The Orations of Demosthenes Against Timocrates, Aristogiton, Aphobus, Onetor, Zenothemis, Apaturius, Phormio, Lacritus, Pantaenetus, Nausimachus, B Otus, Spudias, Phaenippus, and for Phormio

The Orations of Demosthenes Against Timocrates, Aristogiton, Aphobus, Onetor, Zenothemis, Apaturius, Phormio, Lacritus, Pantaenetus, Nausimachus, B Otus, Spudias, Phaenippus, and for Phormio

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This historic book may have numerous typos and missing text. Purchasers can usually download a free scanned copy of the original book (without typos) from the publisher. Not indexed. Not illustrated. 1888 edition. Excerpt: ...Panteenetus had left the works,1 and that Euergns had taken absolute possession of what we had purchased. I was vastly annoyed, seeing that the thing had come to a pretty pass; for I must either 1 d4ecentsr-nyxd-ra. Reiske--"destitisse ab exercendd ofiicind metallicd." Sch.n'er---"excidisse oficimi." Pabst---"dss Gewerk verlassen und abge treten." carry on and manage the business in partnership with Euergus, or have Euergus for my debtor instead of the plaintiff, and draw up a new lease and enter into a contract with him; and neither of these alternatives was agreeable to me. Being displeased at the state of things which I tell you of, and happening to see Mnesicles who had sold us the property, I went up to him and complained that he had introduced such a person to me, and I asked him about the claimants and what it all meant. On hearing this, he laughed at the claimants, but said they wished to meet and confer with me, and he himself would bring us together and would advise the plaintiff to do everything that was right in regard to me, and he thought he should prevail on him. When we met--I need not go into particulars--the men came, who pretended to have lent money to the plaintiff on the mine-pit and the slaves which we bought from Mnesicles; and there was nothing straightforward or honest about them. As all their statements were shown to be false, and Mnesicles established the fact of our purchase, they give us a challenge, thinking we should not accept it, proposing that we should either take all our money from them and withdraw, or pay them their demands; for (they said) the security which we held was worth far more than what we had lent. The moment I heard this proposal, without eveshow more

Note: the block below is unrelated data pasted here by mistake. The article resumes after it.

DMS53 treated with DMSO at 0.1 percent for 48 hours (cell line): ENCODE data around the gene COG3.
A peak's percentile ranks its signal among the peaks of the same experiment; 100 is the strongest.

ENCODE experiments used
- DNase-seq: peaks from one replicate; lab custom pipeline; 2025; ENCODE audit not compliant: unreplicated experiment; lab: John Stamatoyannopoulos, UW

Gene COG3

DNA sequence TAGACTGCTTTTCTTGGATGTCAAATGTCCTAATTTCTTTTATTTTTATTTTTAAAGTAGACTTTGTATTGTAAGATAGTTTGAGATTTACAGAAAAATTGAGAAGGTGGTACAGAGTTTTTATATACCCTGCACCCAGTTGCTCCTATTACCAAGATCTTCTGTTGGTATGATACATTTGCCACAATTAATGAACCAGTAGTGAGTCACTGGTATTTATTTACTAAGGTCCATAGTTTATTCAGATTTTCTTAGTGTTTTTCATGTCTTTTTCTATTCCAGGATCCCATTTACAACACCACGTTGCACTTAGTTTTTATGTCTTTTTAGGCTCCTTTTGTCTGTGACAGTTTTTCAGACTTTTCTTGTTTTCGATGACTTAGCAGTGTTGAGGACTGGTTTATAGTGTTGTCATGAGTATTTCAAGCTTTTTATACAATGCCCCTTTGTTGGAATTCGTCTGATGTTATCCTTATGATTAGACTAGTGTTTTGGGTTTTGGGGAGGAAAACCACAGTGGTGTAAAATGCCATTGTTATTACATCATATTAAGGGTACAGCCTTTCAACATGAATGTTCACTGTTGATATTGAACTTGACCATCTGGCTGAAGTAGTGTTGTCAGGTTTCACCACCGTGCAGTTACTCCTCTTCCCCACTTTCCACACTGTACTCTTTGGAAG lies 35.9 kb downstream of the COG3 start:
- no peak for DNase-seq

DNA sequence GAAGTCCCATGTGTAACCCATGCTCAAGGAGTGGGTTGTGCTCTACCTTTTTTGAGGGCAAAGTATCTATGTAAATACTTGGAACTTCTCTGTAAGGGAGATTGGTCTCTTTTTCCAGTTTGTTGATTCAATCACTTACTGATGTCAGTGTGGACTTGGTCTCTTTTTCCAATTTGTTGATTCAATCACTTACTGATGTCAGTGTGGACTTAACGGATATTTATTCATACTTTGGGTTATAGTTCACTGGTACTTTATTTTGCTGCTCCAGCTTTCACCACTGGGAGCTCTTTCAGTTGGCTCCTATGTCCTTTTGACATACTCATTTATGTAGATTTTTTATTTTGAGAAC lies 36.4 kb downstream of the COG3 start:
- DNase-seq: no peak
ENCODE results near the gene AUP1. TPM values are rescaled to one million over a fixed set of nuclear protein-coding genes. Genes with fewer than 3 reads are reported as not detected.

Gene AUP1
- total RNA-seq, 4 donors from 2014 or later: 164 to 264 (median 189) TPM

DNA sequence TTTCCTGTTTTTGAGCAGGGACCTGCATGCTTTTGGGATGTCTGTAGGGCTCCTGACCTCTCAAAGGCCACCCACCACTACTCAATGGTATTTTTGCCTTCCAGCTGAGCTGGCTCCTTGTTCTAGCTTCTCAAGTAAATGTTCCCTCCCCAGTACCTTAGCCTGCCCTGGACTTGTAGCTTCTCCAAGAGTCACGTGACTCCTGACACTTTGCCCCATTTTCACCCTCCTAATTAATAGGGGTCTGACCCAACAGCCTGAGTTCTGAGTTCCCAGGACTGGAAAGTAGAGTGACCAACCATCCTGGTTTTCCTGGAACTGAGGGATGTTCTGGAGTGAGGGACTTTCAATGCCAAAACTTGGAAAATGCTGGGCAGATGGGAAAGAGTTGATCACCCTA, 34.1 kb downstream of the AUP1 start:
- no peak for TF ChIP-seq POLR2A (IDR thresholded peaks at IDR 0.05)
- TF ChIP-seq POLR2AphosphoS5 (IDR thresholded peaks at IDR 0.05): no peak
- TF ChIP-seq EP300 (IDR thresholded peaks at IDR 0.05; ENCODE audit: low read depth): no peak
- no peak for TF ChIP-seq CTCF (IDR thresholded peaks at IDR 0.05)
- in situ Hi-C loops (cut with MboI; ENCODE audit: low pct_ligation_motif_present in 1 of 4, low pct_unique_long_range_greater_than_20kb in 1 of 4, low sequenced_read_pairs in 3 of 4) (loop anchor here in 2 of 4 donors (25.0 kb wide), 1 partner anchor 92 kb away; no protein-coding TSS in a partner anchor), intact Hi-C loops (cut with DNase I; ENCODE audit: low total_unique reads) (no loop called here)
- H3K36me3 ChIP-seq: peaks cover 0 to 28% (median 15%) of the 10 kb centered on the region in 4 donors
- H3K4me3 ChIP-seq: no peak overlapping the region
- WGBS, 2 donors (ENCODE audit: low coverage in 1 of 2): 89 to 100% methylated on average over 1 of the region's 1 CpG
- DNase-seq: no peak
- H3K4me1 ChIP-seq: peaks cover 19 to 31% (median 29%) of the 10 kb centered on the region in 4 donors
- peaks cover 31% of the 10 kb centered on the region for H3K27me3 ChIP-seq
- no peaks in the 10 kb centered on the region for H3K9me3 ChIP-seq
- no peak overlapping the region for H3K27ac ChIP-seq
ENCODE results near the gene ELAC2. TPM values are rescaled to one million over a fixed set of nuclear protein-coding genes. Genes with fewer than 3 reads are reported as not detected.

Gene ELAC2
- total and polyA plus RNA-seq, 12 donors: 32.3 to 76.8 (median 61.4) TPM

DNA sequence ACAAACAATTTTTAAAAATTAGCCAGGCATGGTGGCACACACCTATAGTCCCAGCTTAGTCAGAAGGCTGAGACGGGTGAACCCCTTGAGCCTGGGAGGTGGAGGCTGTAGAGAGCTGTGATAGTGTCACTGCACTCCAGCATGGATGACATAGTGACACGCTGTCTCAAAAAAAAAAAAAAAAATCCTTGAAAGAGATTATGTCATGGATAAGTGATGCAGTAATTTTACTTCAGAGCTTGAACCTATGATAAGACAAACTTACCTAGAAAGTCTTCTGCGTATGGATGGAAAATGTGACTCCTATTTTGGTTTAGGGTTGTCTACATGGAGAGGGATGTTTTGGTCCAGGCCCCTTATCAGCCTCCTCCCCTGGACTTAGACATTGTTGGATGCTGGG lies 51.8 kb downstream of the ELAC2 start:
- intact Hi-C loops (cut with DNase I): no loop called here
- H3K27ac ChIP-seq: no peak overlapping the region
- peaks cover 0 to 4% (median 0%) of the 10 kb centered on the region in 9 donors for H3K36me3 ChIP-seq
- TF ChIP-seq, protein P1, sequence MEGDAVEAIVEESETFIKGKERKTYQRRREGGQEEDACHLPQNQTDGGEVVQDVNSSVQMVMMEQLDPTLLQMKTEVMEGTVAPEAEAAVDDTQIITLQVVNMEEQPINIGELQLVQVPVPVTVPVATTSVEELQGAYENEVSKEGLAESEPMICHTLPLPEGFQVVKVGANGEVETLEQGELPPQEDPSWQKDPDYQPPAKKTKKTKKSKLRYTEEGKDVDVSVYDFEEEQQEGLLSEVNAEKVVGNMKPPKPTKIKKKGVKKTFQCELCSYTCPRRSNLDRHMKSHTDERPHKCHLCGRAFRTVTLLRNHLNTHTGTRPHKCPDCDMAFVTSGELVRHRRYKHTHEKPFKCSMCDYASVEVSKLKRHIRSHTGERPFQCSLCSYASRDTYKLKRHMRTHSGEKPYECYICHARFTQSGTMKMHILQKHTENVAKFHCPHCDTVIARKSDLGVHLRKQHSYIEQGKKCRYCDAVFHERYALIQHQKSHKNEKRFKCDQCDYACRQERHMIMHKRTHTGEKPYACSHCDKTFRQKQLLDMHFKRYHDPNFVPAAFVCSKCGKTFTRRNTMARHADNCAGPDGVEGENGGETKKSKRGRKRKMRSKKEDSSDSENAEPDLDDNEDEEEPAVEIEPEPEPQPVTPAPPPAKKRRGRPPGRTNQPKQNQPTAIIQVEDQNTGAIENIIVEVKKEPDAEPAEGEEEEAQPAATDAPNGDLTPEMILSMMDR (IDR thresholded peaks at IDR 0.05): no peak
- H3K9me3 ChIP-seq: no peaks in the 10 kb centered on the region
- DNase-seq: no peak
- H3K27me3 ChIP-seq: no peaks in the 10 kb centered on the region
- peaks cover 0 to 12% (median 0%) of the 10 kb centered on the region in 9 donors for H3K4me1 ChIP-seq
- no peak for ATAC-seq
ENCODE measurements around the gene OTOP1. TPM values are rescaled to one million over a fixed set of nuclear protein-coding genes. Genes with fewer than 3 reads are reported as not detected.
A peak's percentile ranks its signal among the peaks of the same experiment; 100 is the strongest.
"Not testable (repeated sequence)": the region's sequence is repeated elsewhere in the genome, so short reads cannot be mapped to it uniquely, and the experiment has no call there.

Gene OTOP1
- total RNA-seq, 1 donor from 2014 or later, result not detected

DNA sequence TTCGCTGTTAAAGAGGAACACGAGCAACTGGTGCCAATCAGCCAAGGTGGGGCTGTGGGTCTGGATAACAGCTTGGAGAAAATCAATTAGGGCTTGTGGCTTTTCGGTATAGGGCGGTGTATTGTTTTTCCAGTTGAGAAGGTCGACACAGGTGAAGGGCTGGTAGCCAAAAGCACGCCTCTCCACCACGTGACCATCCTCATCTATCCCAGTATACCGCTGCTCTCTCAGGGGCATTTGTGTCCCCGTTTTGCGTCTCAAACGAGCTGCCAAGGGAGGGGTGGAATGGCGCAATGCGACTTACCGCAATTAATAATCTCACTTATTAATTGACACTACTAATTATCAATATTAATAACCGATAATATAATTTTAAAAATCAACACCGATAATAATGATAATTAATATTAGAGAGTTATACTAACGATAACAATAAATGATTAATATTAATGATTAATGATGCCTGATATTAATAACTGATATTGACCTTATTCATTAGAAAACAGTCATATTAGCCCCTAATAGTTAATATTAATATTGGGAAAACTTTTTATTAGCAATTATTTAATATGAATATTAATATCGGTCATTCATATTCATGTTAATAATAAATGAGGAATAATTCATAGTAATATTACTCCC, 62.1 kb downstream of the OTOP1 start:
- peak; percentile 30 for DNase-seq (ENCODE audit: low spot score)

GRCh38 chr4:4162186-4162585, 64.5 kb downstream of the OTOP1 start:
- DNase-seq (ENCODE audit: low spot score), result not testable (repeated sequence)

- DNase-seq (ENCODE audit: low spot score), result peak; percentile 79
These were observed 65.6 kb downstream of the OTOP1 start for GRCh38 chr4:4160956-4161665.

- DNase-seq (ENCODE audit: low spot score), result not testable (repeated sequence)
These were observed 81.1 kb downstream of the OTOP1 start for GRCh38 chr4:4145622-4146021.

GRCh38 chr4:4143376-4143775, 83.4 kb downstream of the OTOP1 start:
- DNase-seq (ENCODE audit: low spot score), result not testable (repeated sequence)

Product details

  • Paperback | 180 pages
  • 189 x 246 x 10mm | 331g
  • Rarebooksclub.com
  • United States
  • English
  • black & white illustrations
  • 1236909321
  • 9781236909329